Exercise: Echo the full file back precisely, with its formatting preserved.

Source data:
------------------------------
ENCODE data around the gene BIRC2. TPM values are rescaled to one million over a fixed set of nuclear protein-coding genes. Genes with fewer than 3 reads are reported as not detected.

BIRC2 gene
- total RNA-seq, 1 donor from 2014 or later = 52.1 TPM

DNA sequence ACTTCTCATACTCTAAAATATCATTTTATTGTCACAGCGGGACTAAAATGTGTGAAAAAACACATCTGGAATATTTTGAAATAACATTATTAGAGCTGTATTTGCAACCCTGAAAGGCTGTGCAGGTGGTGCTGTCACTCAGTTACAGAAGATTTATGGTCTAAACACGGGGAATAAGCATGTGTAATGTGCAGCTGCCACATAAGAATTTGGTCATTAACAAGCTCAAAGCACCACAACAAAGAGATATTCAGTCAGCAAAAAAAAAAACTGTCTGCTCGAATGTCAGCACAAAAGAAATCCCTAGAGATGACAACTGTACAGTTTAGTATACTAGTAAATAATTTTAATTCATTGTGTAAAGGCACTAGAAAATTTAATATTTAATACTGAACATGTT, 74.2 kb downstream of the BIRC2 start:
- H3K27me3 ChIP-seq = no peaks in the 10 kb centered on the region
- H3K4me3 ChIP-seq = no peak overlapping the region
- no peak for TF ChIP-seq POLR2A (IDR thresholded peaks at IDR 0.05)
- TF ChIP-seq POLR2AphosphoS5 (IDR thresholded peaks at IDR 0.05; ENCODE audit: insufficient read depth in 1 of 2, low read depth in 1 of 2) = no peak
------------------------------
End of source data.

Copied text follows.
ENCODE data around the gene BIRC2. TPM values are rescaled to one million over a fixed set of nuclear protein-coding genes. Genes with fewer than 3 reads are reported as not detected.

BIRC2 gene
- total RNA-seq, 1 donor from 2014 or later = 52.1 TPM

DNA sequence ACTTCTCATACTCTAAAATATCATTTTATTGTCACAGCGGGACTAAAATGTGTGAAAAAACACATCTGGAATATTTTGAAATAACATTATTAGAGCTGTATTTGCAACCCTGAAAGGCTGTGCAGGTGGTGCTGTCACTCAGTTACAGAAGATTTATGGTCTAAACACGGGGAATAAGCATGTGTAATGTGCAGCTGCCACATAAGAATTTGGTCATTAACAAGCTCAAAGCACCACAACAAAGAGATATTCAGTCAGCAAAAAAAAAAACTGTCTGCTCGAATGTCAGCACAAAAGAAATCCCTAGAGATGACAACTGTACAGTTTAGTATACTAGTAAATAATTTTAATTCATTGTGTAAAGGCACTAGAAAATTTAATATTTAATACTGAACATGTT, 74.2 kb downstream of the BIRC2 start:
- H3K27me3 ChIP-seq = no peaks in the 10 kb centered on the region
- H3K4me3 ChIP-seq = no peak overlapping the region
- no peak for TF ChIP-seq POLR2A (IDR thresholded peaks at IDR 0.05)
- TF ChIP-seq POLR2AphosphoS5 (IDR thresholded peaks at IDR 0.05; ENCODE audit: insufficient read depth in 1 of 2, low read depth in 1 of 2) = no peak